Inside the South Korean ‘doomsday cult’ recruiting young Black Christians in the UK

When Joshua Adeyemi’s bible study leaders eventually told him the name of the church he was attending, he says the information came with a request – do not research it.

Joshua had been attending online study sessions for two months, 7pm-9pm, three days a week. But it would be another four months before he realised he was part of a “doomsday cult” called New Heaven New Earth (NHNE), or Shincheonji. Members believe that a South Korean man, Lee Man-hee, is a “chosen messenger of Jesus” on Earth to bring about the Second Coming. Had Joshua done that research, he might have learned sooner of Lee Man-Hee’s conviction for embezzling the church’s funds.

“The first two months they keep it very vague so you think it’s just a bible study with other Christians. But as you learn more you feel special, you get lost in it, you feel chosen and you start to believe in what they’re saying,” he said.

The 20-year-old is one of a number of ex-members who have told The Independent their concerns about the group’s recruitment techniques – said to “target” young Black people – and its practices, which many say leave them isolated after they are encouraged to abandon their family and friends.

Representatives of Shincheonji said that the group was now more open and its members were able to pursue careers and interests outside the sect.

The group has bases in London and Manchester but its reach is much wider, with hundreds of people attending Zoom meetings. Many more potential followers have been approached by members on social media after the pandemic forced the group’s activities online.

Joshua was approached on Instagram by a NHNE member in September 2020 and was soon having Facetime calls with them about his Christian faith. He went to an introductory Zoom session in December, which he thought was full of new recruits. He claims he later found out that a number of the people on the call were in fact members pretending to be going along for the first time.

From there he was signed up for one-to-one mentoring sessions, a bible study course, and he became a member in February 2021. He left some six months later in July after he grew concerned about what he was reading about the group online.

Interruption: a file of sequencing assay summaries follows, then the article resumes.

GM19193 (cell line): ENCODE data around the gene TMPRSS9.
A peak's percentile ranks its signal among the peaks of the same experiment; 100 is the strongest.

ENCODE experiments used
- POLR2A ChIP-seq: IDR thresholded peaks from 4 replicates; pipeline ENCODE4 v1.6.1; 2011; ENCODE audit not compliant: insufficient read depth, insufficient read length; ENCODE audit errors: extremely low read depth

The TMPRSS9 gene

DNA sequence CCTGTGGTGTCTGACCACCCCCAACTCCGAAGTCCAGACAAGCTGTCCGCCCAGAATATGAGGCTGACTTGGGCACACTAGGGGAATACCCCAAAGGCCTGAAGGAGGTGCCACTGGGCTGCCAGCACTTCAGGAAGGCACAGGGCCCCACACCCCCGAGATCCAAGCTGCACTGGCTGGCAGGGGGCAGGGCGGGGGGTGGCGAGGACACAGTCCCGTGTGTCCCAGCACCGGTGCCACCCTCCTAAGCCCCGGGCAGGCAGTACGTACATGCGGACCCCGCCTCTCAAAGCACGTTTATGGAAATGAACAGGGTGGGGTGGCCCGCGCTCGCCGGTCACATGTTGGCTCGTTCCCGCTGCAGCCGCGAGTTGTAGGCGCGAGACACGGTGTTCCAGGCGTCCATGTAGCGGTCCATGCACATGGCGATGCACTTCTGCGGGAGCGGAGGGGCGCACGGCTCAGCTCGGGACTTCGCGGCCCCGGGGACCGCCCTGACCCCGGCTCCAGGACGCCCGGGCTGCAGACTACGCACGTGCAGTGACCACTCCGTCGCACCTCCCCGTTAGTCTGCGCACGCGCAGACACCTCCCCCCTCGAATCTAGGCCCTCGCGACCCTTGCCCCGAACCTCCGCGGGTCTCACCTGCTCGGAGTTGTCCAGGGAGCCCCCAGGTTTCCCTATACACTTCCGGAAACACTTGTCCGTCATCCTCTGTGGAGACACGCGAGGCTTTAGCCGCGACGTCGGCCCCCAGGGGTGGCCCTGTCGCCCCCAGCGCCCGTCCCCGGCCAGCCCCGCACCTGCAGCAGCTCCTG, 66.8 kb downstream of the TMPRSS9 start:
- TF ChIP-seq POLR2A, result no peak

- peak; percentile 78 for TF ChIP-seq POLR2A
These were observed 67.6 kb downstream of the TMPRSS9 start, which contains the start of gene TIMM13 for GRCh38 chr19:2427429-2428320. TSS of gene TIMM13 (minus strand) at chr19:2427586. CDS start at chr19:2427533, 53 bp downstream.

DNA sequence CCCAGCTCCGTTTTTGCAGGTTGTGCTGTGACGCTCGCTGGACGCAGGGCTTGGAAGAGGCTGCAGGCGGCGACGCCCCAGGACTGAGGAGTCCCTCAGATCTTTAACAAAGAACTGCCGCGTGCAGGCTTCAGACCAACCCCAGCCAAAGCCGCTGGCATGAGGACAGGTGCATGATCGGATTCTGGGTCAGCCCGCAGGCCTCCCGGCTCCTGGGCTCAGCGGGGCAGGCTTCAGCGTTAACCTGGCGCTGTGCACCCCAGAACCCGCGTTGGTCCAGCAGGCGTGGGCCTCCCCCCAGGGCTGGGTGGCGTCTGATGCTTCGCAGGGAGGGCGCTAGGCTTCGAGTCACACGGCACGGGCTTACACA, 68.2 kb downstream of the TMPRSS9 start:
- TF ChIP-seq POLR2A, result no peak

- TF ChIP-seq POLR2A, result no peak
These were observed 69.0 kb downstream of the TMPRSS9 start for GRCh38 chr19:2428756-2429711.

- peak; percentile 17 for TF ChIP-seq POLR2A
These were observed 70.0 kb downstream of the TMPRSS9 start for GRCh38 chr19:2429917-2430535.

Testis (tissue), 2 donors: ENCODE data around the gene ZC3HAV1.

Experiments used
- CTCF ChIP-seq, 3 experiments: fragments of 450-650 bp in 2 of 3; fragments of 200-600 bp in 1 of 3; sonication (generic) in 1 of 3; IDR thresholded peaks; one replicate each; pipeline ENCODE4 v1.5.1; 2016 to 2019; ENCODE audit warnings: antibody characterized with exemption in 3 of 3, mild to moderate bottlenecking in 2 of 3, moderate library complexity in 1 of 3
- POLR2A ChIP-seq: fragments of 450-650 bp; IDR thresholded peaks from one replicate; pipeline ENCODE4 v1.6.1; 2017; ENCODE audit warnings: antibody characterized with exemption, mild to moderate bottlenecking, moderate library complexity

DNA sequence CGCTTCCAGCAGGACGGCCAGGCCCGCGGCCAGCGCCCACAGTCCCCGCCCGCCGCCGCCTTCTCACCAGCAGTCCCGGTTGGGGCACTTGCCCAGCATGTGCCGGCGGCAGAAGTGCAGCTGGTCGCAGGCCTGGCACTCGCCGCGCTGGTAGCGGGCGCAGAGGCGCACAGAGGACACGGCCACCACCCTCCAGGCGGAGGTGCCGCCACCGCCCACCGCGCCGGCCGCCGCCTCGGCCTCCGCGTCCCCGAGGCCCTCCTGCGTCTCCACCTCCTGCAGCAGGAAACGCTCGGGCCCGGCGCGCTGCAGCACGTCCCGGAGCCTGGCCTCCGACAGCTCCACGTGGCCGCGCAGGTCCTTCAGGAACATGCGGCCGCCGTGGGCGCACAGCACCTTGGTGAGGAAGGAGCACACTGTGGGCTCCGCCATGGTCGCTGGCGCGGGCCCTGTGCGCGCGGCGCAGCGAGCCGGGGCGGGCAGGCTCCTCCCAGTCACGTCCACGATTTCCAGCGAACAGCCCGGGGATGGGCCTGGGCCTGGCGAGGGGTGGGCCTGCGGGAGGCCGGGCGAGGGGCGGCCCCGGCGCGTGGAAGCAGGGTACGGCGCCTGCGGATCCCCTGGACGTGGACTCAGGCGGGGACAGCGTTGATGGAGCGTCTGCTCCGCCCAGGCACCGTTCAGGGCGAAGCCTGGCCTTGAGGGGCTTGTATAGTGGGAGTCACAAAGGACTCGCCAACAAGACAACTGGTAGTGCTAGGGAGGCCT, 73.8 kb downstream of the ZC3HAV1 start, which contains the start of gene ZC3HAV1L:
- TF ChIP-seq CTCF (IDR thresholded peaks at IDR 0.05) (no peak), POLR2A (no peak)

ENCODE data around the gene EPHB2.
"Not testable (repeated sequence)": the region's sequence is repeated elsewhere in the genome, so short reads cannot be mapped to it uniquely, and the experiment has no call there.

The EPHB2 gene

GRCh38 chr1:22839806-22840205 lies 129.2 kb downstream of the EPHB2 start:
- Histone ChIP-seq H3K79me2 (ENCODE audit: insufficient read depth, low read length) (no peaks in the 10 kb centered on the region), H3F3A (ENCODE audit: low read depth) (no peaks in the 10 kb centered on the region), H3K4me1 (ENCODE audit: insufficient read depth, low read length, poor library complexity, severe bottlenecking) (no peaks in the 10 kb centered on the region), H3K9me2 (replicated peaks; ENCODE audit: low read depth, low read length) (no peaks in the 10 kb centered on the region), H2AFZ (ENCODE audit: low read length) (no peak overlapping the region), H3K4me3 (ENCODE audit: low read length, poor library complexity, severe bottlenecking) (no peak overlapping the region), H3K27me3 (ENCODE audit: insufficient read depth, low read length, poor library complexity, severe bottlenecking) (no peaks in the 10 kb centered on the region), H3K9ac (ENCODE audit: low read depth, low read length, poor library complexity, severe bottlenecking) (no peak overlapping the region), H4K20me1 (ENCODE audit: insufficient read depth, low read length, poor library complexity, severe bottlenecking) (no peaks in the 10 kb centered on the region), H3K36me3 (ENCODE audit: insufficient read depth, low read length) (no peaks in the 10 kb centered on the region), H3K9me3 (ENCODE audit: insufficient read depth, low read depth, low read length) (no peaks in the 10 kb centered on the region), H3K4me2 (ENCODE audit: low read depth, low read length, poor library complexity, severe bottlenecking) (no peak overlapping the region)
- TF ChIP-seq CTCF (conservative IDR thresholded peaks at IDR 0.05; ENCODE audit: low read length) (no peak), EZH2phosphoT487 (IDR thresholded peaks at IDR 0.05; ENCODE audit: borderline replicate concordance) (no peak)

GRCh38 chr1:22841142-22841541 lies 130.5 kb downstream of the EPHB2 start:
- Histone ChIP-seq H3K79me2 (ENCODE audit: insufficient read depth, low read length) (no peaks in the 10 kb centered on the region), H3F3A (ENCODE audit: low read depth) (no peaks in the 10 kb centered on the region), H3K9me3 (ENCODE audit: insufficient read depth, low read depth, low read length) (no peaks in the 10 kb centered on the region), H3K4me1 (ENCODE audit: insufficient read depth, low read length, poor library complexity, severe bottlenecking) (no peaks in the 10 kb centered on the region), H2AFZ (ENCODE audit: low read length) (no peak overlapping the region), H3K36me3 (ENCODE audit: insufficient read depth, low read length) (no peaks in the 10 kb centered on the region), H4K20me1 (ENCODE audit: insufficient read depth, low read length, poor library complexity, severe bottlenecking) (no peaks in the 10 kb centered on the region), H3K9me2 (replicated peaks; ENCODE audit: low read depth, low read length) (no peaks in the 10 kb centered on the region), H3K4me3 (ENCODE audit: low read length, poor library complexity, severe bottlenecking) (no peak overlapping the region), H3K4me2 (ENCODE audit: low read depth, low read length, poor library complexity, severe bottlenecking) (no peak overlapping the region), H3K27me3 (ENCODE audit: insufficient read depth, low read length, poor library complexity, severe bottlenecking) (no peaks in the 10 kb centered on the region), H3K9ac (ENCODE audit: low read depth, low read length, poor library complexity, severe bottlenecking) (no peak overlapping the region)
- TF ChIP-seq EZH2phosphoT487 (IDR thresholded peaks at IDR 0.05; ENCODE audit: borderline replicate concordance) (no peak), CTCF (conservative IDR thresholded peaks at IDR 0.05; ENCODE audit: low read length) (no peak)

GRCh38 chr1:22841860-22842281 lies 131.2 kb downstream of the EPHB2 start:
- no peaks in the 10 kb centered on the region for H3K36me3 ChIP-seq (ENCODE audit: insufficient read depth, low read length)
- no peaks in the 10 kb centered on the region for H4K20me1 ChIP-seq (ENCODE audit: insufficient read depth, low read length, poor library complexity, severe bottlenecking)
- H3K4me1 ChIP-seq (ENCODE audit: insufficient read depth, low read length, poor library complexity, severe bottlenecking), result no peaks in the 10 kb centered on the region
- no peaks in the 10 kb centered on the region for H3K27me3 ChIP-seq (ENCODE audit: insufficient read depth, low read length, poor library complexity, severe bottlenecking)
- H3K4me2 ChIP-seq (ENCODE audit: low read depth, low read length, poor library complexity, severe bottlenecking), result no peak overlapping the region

“The first weird thing they did was tell me not to tell my parents. My parents are Christian so I thought I would be able to tell them but the way they described it, they said it was too deep, and I should keep it between just us,” the Nottingham Trent University student explained.

Soon he felt the group had taken over his life. “I was cutting off my friends and family. No one in my life actually knew I was going to the sessions.”

He said there were many times when members would put pressure on him to make a choice between them and his friends, or ditch his university work so he could study their teachings.

As he was learning more about the doctrine, he grew convinced that he was witnessing the Second Coming and the imminent end of the world. “It’s like a doomsday cult,” he said. “They make it seem like it’s happening right now.”

A ‘promised pastor’

On top of Shincheonji’s study course, members are required to take tests, which evaluate their knowledge of the group’s doctrines and assess their worthiness for salvation.

Those who study to a sufficient standard will allegedly be part of a chosen 144,000 people from the tribes of Israel mentioned in the biblical Book of Revelation.

Shincheonji (SCJ) has far exceeded 144,000 members internationally, and so the UK group is said to be recruiting the “heavenly multitude” clothed in white mentioned in the apocalyptic book.

One ex-member estimated there were as many as 450 members in the UK branch.

The church, which is considered a cult by many, was founded in 1984 in South Korea by 90-year-old Lee Man-hee.

Details about Lee Man-hee’s role within the group are apparently only revealed many months into the initial bible course and when they were recruiting, ex-members said they were told not to mention Shincheonji.

Jonah, a design manager, who was in month two of the group’s course when he spoke to The Independent, was recruited through LinkedIn by a young woman asking if he could help out with a project on men’s mental health.

After a few introductory phone calls, she invited him to an online event with NHNE.

This is apparently a common tactic for recruitment to NHNE, with one former UK member telling The Independent that they were given training tools that would “deceive” people into attending online sessions. These tools allegedly included advice to pose as a psychology student doing a research project or to approach people with fake surveys.

Jonah’s initial Zoom meeting was attended by about 100 people and he was soon going to bible sessions on Monday, Thursday and Sunday each week, with around 70 others.

“I was told not to use the internet to research things. They tried to head off the online accusations that they are brainwashing people and being forceful,” Jonah explained.

“One of the concerns I’ve had and still have is about why most of the congregation are young Black people, why aren’t there any white males?” he said.

The group’s majority Black congregation has also been noticed by others, who told The Independent of their fears that young Black Christians were being “targeted”.

According to two ex-members, the significant proportion of Black people within the UK branch of the sect has been a concern to leaders of the international group, who sent a diktat in 2015 that more white people should be recruited.

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